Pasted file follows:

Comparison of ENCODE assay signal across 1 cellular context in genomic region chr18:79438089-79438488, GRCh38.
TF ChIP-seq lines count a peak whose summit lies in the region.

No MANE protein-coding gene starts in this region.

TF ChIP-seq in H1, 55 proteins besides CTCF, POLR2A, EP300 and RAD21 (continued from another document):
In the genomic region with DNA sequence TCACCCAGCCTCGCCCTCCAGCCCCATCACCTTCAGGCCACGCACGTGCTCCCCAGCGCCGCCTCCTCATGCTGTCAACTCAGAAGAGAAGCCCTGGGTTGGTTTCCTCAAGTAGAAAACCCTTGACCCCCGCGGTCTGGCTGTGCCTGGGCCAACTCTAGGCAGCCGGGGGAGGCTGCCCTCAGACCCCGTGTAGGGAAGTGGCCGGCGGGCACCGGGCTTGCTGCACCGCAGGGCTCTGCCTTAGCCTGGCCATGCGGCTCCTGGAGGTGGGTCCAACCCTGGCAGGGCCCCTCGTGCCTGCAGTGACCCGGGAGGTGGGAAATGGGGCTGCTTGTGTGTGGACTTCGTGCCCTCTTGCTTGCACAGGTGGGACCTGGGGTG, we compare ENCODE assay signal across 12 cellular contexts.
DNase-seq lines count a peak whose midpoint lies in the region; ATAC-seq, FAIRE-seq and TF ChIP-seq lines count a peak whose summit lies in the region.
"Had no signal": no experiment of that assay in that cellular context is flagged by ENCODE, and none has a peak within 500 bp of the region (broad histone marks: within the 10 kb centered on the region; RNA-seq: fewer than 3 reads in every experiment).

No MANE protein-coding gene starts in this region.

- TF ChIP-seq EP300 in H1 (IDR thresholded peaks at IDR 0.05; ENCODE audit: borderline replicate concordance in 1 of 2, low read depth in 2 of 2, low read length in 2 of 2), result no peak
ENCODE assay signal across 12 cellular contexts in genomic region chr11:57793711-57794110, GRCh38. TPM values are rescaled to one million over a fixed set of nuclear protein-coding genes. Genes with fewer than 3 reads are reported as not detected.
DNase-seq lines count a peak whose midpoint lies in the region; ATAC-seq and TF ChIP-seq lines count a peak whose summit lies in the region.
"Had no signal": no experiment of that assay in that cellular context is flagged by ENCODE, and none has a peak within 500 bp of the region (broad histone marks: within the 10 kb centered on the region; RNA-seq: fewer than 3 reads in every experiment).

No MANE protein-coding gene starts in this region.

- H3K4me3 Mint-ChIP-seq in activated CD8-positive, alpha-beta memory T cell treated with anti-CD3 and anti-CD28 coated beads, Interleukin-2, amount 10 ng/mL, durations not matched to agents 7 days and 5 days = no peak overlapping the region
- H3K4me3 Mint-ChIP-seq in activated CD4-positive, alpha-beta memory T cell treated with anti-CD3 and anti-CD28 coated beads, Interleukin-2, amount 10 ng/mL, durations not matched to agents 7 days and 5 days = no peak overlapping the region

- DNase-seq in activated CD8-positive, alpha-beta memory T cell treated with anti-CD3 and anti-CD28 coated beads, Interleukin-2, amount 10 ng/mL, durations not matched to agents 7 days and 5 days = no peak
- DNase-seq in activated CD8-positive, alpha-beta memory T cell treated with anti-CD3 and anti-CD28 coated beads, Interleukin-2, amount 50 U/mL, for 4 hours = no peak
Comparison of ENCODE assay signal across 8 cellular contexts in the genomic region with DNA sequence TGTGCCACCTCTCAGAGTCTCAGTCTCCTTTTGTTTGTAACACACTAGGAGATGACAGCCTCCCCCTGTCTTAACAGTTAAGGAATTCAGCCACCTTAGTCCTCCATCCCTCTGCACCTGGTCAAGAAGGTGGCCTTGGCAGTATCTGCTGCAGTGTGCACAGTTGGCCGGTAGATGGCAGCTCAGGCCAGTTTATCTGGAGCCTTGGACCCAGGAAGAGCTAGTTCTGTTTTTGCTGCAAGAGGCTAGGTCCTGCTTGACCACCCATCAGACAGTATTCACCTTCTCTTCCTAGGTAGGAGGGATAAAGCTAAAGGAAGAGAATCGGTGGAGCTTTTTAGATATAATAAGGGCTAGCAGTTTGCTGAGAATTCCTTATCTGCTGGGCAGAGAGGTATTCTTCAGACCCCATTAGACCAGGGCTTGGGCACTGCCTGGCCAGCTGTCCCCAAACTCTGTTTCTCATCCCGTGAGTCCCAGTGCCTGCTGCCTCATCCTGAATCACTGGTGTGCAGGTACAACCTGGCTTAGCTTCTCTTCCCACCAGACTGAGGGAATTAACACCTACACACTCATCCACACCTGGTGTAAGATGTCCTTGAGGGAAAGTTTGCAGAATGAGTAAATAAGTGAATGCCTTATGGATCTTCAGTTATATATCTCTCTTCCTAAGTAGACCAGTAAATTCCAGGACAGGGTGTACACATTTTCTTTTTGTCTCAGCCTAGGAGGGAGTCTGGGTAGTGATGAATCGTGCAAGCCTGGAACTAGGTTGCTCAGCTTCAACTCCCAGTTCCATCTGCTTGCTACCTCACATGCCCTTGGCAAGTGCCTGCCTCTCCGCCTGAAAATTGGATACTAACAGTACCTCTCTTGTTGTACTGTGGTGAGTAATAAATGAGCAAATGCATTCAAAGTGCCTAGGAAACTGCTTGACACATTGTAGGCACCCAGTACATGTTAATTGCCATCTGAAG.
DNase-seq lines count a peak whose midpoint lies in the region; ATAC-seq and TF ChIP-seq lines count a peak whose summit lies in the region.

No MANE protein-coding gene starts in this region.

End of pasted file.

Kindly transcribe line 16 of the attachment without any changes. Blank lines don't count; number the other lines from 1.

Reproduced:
- DNase-seq in activated CD8-positive, alpha-beta memory T cell treated with anti-CD3 and anti-CD28 coated beads, Interleukin-2, amount 10 ng/mL, durations not matched to agents 7 days and 5 days = no peak